Fossilized teeth are oldest evidence of humans in Asia

Homo sapiens may have gravitated out of Africa and into Asia much earlier than previously thought. The change in estimates is due to 47 fossilized human teeth found in a South China cave, the discovery of which was announced to the public yesterday. According to scientists, the teeth are 80,000 to 120,000 years old, and are the oldest yet evidence for modern humans in Europe. This would place the migration from Africa into Asia at a far earlier time than the migration into Europe.

The fossilized teeth were discovered in Daoxian county in Hunan Province, specifically within the Fuyan Cave site. The finding is a big deal, one that pegs modern human travels into southern China as having happened 30,000 to 70,000 before they arrived in Europe or the eastern Mediterranean.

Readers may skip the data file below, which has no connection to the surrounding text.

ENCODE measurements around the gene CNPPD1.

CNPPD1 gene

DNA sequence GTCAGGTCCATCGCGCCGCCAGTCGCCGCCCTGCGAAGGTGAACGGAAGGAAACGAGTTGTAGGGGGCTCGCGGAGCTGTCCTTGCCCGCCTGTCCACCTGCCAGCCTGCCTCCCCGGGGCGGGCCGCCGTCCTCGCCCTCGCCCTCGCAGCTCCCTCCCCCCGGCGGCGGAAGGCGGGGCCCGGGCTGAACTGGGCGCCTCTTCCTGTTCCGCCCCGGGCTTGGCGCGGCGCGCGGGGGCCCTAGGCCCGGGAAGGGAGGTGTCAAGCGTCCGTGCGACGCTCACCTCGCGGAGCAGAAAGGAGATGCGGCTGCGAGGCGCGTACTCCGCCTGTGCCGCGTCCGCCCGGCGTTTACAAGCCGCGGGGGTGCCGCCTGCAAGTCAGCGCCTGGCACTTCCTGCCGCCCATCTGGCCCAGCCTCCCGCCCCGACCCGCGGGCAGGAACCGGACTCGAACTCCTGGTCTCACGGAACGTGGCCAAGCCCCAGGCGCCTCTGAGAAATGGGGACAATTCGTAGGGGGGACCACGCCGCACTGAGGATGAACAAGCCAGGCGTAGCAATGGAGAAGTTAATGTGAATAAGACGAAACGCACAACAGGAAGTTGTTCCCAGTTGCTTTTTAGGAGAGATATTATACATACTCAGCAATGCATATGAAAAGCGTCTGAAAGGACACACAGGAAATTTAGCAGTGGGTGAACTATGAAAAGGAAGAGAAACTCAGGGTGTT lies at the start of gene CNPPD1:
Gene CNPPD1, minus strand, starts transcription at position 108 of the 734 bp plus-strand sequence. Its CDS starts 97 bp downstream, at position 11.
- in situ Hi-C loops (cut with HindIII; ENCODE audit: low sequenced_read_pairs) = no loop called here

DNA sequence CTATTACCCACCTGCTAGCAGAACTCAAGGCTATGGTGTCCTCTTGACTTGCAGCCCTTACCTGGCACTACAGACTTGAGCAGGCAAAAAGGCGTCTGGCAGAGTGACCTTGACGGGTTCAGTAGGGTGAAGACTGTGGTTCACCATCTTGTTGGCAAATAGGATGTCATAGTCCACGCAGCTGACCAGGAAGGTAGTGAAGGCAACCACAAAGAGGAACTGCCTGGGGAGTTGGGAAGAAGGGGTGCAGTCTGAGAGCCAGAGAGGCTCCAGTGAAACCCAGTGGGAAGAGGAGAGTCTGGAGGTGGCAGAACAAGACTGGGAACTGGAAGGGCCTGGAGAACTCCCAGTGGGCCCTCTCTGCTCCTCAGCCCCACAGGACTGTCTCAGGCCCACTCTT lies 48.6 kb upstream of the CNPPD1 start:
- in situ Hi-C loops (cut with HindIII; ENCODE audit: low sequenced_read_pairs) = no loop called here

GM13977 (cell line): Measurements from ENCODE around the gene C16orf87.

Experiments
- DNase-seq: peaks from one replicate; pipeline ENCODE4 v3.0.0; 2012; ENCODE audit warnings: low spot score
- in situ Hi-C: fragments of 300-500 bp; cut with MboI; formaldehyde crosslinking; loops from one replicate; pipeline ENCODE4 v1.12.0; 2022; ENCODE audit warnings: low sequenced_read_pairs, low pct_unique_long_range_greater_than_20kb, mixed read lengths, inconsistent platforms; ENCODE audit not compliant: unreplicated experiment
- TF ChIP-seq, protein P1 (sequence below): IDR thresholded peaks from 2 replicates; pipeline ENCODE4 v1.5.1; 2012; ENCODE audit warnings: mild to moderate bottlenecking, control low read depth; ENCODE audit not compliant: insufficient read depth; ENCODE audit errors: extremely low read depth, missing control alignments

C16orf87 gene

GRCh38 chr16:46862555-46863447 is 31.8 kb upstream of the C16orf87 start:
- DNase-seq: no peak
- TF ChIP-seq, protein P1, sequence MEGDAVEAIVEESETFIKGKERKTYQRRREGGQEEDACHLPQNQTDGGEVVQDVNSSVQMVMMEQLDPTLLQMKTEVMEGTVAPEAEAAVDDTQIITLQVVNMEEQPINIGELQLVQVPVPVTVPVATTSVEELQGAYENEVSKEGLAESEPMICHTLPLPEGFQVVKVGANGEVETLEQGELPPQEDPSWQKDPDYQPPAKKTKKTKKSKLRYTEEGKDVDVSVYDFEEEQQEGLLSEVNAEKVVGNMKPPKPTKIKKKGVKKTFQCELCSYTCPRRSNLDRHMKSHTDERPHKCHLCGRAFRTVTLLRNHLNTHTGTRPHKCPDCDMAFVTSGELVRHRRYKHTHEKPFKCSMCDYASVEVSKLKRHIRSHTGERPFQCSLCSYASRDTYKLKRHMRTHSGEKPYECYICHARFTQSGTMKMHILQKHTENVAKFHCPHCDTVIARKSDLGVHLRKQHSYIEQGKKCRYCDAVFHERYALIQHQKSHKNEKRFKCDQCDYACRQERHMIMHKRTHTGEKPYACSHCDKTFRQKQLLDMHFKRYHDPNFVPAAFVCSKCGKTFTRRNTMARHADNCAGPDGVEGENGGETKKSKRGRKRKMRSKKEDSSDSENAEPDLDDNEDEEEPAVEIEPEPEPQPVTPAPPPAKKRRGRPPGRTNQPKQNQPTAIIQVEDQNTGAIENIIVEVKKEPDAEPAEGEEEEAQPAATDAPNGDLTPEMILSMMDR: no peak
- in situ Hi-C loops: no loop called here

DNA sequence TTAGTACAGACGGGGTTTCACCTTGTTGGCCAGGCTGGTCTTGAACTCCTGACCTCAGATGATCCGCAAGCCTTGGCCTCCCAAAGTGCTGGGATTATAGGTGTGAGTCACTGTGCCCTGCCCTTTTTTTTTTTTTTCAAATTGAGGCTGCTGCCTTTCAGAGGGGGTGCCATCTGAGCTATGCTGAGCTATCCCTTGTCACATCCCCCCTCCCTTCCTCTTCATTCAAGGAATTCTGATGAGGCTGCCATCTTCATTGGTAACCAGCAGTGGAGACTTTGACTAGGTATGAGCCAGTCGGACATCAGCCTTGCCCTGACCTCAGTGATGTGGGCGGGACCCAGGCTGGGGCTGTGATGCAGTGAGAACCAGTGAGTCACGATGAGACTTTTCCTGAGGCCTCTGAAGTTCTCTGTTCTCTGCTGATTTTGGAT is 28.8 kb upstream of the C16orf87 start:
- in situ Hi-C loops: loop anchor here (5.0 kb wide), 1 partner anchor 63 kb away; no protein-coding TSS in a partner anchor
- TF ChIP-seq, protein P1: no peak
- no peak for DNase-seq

Modern humans made their appearance in eastern Africa about 200,000 years ago, but after that point, the timeline becomes fuzzy. It is known humans migrated elsewhere in the world (obviously), but when that took place and in what regions at which times are unclear. This new discovery helps shed light on that migration, giving a definitive location and point in time.

It is thought modern humans may have first traveled into southern China before Europe because of the latter's colder, harsher climate, as well as the presence of Neanderthals in that area. Said Maria Martinon-Torres, a paleoanthropologist, "This finding suggests that Homo sapiens is present in Asia much earlier than the classic, recent 'Out of Africa' hypothesis was suggesting: 50,000 years ago."

SOURCE: Reuters